Tuesday, September 30, 2014

Making Some Changes

You have probably been wondering why I haven't published my post on the details of the $6500 bathroom budget.  Some of you have no idea what I am talking about because Facebook only let 250 followers see the link to my budget post a few weeks ago.

The truth is, I am not happy with that budget.  Ever since I came up with the budget and shared the decisions with y'all, I have had anxiety.  I want specific look and feel in my bathroom and $6500 is not an unreasonable amount to invest in the master, but, I just don't want to spend that much.  Period. And it was probably going to cost more.  As I was getting quotes, and realizing some of the prep work we will have to do, it was actually going to cost OVER $7000 and was getting closer to $8,000 everyday.  Um...no.

There are too many things on my to do list next year (going to Europe, updating the other bathroom, having a life) to spend that much on one bathroom.  And this is why it is so important to do research and get quotes before the remodel starts.  There were so many things that I did not realize we needed to do or would have to purchase.

For the past few weeks I have been researching and looking at a bazillion pictures to think of a way to save.  Things I have been asking myself.....What can I live without?  Where can I make changes to save the most money?  Can I find the same products cheaper?

My goal is to get this makeover well under $6000.  I have to give up my precious calacatta gold tiles and counter top but life will go on and the bathroom will still be beautiful.



Here are the big expenses I have decided to keep.





  • The shower base.  Cost $600.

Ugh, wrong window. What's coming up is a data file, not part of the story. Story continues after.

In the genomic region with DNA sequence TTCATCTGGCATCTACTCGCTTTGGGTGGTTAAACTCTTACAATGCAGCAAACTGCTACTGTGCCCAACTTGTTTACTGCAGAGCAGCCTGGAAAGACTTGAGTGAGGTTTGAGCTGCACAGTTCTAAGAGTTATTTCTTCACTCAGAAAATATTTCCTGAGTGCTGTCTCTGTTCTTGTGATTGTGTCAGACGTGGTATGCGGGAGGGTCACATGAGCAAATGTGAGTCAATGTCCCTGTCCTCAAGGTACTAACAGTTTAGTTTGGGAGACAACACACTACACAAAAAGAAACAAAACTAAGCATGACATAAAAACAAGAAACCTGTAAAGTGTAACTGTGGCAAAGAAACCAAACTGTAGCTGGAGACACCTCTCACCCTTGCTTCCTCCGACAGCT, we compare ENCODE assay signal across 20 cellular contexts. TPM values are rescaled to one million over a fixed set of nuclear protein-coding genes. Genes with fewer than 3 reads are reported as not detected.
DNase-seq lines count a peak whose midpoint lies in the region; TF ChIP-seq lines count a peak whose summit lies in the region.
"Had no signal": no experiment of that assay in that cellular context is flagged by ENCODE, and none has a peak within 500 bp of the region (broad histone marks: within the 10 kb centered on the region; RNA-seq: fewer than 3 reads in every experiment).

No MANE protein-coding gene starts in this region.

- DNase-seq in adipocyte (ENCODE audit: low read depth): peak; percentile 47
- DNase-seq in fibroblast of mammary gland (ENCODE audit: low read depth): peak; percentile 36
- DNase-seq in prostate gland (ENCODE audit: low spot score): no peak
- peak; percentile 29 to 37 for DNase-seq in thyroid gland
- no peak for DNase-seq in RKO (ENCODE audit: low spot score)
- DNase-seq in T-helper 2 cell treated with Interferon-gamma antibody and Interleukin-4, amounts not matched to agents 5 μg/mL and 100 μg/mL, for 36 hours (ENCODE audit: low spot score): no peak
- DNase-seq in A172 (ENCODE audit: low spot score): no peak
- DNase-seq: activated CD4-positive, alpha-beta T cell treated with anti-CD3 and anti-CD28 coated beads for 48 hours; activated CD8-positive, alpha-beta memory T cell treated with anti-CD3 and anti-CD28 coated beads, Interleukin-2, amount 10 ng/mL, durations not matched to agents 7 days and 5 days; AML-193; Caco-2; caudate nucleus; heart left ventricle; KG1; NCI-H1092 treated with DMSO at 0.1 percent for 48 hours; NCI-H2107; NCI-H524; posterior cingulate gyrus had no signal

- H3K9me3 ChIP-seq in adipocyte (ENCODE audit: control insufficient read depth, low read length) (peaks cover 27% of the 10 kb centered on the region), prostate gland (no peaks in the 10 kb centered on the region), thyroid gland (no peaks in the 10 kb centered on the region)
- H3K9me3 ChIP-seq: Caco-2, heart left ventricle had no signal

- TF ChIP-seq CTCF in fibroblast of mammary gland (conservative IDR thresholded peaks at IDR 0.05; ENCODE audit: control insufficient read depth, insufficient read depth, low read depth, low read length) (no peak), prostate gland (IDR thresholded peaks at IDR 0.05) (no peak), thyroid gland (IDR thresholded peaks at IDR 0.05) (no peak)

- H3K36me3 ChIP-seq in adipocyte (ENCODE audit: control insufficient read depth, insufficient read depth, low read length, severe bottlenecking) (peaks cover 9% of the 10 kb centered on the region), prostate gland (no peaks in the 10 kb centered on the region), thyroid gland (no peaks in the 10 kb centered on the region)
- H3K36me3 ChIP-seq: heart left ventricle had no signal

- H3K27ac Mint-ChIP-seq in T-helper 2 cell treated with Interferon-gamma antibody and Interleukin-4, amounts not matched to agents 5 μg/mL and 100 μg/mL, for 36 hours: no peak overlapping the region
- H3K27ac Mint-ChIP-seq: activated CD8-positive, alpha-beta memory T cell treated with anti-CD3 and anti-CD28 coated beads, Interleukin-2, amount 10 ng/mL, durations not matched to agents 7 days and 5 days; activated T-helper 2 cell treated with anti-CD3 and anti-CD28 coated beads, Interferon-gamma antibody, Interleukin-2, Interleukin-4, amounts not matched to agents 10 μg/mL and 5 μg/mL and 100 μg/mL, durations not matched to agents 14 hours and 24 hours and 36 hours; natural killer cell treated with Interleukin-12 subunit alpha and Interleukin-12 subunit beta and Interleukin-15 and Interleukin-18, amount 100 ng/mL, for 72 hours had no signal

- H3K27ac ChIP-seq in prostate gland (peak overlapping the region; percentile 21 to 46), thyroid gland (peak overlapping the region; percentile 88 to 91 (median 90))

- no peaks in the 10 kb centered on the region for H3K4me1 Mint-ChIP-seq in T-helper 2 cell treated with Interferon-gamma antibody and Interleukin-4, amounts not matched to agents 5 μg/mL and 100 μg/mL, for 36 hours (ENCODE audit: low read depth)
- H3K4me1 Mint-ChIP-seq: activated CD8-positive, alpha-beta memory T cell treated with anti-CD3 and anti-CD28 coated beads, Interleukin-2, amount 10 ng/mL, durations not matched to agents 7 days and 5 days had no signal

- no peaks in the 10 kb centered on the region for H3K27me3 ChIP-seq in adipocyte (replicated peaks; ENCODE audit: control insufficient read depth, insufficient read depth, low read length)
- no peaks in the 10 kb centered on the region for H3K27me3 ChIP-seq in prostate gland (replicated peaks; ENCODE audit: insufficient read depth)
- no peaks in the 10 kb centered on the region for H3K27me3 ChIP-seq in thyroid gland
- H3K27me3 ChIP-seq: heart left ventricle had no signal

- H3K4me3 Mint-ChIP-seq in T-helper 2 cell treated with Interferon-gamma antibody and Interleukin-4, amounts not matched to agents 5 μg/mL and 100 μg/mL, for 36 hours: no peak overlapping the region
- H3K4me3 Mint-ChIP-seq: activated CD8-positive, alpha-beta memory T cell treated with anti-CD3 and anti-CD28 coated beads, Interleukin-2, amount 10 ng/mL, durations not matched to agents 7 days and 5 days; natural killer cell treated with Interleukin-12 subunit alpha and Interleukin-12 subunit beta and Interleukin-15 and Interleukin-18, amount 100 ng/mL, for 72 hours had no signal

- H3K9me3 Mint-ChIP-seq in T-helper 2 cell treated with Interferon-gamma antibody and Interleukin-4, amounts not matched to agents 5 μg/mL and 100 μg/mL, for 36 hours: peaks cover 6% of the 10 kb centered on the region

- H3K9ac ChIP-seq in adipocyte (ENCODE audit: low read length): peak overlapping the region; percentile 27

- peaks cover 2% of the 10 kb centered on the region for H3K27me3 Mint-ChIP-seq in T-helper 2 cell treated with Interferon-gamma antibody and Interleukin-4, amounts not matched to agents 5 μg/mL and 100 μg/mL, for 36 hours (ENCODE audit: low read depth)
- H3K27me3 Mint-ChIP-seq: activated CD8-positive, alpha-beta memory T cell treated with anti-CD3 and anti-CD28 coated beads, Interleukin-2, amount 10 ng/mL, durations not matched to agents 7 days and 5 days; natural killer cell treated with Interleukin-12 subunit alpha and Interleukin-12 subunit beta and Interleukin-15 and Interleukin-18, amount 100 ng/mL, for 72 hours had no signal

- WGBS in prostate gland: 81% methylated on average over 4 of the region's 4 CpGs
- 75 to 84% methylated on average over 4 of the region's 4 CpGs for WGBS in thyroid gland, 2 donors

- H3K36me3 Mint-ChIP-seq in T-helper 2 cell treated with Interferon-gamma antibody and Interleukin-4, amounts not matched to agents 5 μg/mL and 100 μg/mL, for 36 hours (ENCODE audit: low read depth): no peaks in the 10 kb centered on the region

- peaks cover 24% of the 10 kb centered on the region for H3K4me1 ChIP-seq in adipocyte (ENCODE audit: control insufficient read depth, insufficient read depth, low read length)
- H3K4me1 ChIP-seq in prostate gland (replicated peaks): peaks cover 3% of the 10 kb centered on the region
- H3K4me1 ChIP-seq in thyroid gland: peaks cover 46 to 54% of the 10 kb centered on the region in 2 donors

For all showers, you have to have a sloped, waterproof shower base and install a drain.  This can be done by framing out the shower pan, lining with different plastic liners, and pouring a special concrete/mortar base creating a slope to the drain.  Then you tile on top of that.  It is a multistep process and there is tons of room for error.  I have decided to buy a pre made shower base.

My reasons:  Materials to DIY a shower base are not cheap.  Several bloggers I follow, had to do their bases more than once, meaning more materials and more cost and more time.  But the biggest reason, it is a HUGE time saver.

Remember, time is money.  My time is money and it is worth a lot.  :) Well, its worth a lot to me.   Even more expensive time, my husband's.  I treat all home updates as my job.  During the bathroom remodel, I will not take on much, if any, furniture work.  The investment into our home and sweat equity earned is my job.  The last thing I want, is to have to wait all day for Brian to get home from work to help me.  Working after work is miserable.  Been there.  Done that.  And I don't want my husband to have to do it.  I will spend more money to save my husband from having to help and save me hours of time to work on something else.

Although I am pretty sure I can frame out and pour a DIY shower base, a pre made shower base is something I know without a doubt, I can install on my own correctly and quickly the first time.



  • The glass shower door.  Cost $900-$1100 including installation.  




So....I could live without this.  But I don't want to.  You don't makeover and create a beautiful shower just to hide it behind a curtain.  It is okay to not settle sometimes.  This is one of those times.  That's all I have to say about that.



Things I have decided to compromise on.




  • The sink.  My first and second choice sinks.  $550 - $650.






The compromise.  This Ikea sink for $250.  I know the differences are subtle but I can see them and I really like the first two sinks better.  Having said that, this Ikea sink is very similar and will save me $300.  That savings is worth the less attractive sink.